Part 1 of this new series on Risk in Tourism looks at the first of five risk categories from a legal perspective. By Adv. Louis Nel.
The Concept of Risk
“A ship is always safe at the shore – but that is NOT what it is built for.” Albert Einstein.
When you are asked to address the concept of risk, how do you approach the topic and what do you deem to be ‘risk’? I was asked to do just that and thought it would be easier if I categorise risk into the following five categories and then deal with the risk profile of each, i.e. broadly speaking the areas of risk that any business is exposed to can been allocated under these five categories:
All businesses should be aware of these risks, take the necessary steps to identify the extent to which it manifests itself in his or her business and take the necessary steps to minimise, contain or eliminate the risk. This process is called risk management and the successful implementation of such a process will not only make your business more risk averse but will also lead to a decrease, not only in the incidence of high risk events, but also to your insurance premiums. If you do so successfully over a period of time, you even be in a position to qualify for higher excesses and thus lower premiums (subject to your risk and claims profile), and if you are REALLY successful, you can start looking at self-insurance and even an off-shore captive – now we are talking!
People may be at the heart of any business but what do I mean by people? Let’s make things simple and say for the sake of this discussion there are four categories, namely:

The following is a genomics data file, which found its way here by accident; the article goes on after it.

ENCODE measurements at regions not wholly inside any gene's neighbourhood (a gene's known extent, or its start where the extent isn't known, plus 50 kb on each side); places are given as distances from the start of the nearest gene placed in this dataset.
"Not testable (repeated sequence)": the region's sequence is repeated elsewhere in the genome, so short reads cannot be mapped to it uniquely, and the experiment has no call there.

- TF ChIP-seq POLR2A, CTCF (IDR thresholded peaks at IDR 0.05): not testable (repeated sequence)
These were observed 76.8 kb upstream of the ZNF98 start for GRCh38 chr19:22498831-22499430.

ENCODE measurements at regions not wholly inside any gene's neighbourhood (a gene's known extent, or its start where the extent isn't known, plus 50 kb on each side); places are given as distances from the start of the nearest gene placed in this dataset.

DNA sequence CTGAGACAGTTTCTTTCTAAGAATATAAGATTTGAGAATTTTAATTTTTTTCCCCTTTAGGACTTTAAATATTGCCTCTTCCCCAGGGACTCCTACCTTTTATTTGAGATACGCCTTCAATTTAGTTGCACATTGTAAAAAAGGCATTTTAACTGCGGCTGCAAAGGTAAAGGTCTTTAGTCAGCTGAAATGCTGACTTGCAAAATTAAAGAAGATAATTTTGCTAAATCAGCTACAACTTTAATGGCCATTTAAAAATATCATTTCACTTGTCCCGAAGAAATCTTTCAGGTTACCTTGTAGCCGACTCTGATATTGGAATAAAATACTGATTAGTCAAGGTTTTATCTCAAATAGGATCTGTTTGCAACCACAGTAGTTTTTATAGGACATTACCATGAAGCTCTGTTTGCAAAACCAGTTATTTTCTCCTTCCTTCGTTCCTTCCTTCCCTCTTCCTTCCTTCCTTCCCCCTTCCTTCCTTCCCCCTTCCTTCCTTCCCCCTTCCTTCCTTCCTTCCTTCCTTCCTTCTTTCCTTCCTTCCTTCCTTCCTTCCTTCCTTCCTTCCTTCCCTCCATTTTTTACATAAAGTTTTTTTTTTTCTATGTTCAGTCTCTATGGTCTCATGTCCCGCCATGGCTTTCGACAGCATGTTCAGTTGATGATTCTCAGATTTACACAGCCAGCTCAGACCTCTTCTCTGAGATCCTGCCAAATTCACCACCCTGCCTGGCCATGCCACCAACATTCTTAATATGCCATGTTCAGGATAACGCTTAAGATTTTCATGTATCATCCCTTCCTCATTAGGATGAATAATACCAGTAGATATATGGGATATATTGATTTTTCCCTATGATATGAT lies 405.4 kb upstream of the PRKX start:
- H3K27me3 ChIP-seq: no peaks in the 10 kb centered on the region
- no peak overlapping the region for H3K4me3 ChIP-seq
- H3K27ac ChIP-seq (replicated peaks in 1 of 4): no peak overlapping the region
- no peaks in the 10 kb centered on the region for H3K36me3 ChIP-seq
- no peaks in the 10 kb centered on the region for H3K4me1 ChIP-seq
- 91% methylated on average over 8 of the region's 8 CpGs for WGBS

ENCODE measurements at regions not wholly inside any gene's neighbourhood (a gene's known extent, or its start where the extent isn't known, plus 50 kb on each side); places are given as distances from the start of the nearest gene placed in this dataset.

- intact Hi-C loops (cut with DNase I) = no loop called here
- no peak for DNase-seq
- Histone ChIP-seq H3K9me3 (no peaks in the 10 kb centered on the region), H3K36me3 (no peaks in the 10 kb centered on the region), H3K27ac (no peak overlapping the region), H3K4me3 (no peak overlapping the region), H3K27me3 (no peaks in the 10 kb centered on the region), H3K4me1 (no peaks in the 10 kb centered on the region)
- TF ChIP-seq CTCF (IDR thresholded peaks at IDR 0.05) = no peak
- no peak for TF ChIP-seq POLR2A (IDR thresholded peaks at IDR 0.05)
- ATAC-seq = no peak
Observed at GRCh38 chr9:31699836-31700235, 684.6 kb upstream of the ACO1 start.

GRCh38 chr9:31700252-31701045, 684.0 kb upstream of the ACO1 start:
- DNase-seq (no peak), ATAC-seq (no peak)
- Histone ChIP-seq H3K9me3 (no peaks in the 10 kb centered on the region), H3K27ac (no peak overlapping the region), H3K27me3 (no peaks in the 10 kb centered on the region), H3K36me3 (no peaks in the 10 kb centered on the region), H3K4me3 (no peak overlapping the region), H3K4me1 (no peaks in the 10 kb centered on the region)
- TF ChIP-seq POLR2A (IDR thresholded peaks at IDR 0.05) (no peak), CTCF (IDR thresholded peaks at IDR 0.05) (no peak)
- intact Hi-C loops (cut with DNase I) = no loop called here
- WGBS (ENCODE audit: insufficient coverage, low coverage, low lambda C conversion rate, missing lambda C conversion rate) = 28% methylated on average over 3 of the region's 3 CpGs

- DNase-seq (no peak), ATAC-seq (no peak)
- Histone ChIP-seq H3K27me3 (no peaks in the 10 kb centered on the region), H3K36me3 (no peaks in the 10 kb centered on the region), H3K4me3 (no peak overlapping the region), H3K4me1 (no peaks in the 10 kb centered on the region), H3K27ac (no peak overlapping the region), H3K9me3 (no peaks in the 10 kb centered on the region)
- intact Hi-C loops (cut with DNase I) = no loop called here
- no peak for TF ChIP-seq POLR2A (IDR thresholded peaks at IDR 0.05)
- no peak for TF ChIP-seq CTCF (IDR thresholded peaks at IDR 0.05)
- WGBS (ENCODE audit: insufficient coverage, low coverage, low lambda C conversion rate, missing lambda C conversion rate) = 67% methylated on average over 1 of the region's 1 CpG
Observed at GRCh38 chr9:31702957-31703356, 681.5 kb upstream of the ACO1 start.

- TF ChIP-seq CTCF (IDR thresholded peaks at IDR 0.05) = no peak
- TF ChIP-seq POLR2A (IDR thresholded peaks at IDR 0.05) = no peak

• Staff (whether full time employees or independent contractors – who incidentally are not employees and don’t fall within the jurisdiction of the CCMA.
• Third party service providers (‘TPSP’).
• Business associates; be they partners, shareholders, directors, members or trustees (Bear in mind that in terms of the Consumer Protection Act (CPA), all of these business associates, including associations and body corporates, are deemed to be legal personae, which is unusual).
• Customers (note that in terms of the CPA – even a potential customer is a customer for the purposes of the Act!).
Each category brings different challenges to the table and if you don’t realise this, have proper contracts, systems and strategies in place, you may well be ‘caught with your pants around your ankles’ and embarrassment will be the least of your worries!
Disclaimer: This article is intended to provide a brief overview of legal matters pertaining to the travel and tourism industry and is not intended as legal advice. © Adv Louis Nel, ‘Louis The Lawyer’, August 2014.
READ MORE ON RISK IN TOURISM ON PAGE 38 OF THE AUGUST MAGAZINE HERE (This article looks at the fine print of insurance policies – aka policy wording. By André du Toit).